When Stress = Headaches, Hop on Your Yoga Mat

When Stress = Headaches| Hop on Your Yoga Mat

When you’re suffering from a dull| tension headache| try these yoga poses before reaching for medication. They’re a series of forward bends and reclining poses that will soothe your head and release tension from your neck. They’ll also improve circulation| slow down your breath| and calm your mind.

| Standing Forward Bend

Begin with your feet together and fold forward| coming into a Standing Forward Bend. Use your abdominal muscles to draw your torso closer to your thighs. Shake your head gently from side to side to relieve tension in your neck. Hold for at least five breaths.

| Downward Facing Dog

Slowly walk your feet back coming into Downward Facing Dog. Lengthen through your spine and relax your head between your shoulders. Close your eyes and allow blood to circulate to your head. Stay for at least five breaths| breathing deeply.

| Child’s Pose

Lower your knees and shins to the floor and fold your torso forward coming into Child’s Pose. You can keep your knees together or separate them to increase the stretch in your lower back and hips. Either extend your arms out in front of you| or rest them beside your legs. Close your eyes and hold this stretch for five breaths or longer.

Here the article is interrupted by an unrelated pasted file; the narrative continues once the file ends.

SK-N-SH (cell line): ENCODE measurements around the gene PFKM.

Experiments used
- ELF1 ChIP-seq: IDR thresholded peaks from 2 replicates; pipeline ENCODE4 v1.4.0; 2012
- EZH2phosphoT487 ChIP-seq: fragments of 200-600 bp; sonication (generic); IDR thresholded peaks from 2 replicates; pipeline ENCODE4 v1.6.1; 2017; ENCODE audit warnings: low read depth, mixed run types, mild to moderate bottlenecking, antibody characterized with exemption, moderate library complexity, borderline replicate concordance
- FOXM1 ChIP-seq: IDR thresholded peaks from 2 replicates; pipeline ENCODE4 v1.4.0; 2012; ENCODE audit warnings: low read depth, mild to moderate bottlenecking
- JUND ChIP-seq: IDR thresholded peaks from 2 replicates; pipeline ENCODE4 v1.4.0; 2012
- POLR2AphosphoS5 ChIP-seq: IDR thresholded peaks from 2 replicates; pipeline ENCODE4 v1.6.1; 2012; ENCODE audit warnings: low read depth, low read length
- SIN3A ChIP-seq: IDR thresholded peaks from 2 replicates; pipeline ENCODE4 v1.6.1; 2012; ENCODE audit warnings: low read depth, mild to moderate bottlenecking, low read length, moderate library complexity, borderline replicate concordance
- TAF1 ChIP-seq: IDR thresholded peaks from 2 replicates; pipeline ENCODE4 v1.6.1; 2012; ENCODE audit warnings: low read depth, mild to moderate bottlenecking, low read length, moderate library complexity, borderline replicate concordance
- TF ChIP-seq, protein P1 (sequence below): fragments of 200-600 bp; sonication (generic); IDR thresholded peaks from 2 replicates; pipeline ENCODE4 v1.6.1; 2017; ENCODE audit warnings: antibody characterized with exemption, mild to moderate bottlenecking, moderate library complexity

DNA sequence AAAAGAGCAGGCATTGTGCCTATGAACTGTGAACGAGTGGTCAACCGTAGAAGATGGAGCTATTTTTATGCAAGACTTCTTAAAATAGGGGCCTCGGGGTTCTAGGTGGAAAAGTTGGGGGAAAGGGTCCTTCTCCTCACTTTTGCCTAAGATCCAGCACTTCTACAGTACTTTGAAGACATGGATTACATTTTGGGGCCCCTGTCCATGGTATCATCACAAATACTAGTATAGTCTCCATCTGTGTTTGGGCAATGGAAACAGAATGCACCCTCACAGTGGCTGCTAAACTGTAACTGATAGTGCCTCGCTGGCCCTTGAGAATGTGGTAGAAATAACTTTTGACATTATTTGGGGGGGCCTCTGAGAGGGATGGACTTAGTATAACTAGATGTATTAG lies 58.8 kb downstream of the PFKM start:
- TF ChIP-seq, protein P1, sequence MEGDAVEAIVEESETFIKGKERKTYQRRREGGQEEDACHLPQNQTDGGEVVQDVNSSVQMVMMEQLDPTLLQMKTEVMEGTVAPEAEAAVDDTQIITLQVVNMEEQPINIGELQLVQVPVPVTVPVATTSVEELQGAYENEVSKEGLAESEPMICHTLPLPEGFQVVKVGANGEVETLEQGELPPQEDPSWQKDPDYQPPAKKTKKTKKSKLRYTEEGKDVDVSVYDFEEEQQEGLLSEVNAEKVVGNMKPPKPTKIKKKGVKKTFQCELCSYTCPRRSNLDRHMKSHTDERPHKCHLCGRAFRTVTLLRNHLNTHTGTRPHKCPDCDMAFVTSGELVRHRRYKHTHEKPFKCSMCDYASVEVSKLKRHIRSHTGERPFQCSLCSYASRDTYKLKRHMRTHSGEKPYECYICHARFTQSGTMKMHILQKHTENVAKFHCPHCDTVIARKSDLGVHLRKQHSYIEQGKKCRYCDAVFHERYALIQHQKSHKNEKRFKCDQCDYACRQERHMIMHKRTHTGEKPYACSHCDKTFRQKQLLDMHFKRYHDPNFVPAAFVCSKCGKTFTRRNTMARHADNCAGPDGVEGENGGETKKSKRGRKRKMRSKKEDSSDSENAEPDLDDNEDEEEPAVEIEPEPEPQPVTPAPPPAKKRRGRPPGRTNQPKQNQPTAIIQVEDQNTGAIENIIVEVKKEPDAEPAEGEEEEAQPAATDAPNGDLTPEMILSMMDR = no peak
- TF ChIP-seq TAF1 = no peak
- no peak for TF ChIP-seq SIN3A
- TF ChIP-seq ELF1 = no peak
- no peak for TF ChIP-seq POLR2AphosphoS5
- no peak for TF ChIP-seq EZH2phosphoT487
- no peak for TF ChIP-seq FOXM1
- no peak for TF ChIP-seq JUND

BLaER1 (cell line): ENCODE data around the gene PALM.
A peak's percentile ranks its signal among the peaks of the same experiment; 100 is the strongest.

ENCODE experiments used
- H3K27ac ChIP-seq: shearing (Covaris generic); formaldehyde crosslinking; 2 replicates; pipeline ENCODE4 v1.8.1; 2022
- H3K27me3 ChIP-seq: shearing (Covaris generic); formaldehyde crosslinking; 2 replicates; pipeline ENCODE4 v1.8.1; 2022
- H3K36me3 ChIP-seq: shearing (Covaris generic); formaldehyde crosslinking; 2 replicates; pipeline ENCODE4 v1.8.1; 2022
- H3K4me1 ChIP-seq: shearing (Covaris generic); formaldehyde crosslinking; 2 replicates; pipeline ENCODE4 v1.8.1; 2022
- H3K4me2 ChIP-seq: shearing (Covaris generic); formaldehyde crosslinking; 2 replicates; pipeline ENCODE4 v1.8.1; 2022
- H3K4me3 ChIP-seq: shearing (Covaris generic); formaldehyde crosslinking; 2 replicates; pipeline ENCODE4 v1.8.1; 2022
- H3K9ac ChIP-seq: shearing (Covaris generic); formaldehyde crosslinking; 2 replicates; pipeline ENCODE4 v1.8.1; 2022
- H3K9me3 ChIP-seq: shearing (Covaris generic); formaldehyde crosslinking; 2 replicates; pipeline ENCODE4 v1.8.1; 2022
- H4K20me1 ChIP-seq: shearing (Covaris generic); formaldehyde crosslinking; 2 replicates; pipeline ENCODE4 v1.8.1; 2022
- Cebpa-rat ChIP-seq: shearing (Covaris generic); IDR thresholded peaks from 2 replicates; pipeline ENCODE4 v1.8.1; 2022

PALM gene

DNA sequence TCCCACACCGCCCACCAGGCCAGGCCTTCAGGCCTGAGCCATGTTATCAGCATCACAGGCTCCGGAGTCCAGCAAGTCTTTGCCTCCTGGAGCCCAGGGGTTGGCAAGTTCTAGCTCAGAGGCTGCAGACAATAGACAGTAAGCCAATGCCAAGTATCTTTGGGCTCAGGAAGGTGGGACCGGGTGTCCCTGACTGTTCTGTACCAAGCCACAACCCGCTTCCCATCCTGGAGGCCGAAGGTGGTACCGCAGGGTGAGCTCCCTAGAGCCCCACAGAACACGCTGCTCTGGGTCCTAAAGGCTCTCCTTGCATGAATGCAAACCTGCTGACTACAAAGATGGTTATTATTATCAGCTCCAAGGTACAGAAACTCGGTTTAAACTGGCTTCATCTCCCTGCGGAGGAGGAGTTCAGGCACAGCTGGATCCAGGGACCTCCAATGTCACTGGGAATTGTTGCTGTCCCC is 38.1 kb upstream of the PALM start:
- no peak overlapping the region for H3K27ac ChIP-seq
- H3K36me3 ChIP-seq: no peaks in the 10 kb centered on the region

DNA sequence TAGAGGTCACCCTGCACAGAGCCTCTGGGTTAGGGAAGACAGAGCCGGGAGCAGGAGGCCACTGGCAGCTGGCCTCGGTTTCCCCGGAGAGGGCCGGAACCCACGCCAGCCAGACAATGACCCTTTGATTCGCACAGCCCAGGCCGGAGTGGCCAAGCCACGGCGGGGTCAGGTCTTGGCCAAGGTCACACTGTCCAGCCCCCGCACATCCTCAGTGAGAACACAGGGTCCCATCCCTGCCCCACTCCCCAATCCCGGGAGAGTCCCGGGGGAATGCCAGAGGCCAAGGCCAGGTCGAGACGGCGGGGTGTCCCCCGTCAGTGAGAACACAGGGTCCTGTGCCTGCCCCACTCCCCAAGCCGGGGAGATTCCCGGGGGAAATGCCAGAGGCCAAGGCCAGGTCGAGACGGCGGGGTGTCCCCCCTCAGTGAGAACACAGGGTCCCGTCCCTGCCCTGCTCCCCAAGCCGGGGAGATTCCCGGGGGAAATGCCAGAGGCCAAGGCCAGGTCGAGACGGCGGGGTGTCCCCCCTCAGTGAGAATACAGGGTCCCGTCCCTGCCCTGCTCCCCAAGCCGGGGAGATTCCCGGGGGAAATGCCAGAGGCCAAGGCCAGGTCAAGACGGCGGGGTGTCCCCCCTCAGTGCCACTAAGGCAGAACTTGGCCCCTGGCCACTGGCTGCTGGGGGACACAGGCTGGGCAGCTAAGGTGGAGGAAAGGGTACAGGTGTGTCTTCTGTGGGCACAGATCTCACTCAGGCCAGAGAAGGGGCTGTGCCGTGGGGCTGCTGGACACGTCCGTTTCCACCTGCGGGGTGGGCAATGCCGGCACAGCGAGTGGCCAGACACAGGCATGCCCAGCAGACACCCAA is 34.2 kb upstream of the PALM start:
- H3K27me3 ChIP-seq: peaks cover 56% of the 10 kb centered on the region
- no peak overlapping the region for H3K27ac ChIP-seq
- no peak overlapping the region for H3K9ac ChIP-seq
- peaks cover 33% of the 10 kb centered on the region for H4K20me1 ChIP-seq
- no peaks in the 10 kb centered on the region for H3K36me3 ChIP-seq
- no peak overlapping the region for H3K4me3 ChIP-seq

| Head to Knee

Sit up and extend your legs straight out in front of you. Bend your right knee and place the sole of your foot against your left inner thigh. Then fold over your left leg| coming into Head to Knee Pose. Stay for as long as you want and then do the other side.

| Butterfly

Bend you knees and bring your feet together. Using your hands| open your feet up like a book and use your elbows to press your knees toward the floor. Lengthen your spine| drawing your belly button in| holding Butterfly. Relax your shoulders and gaze either in front of you or toward your feet| staying for five breaths.

| Half Wheel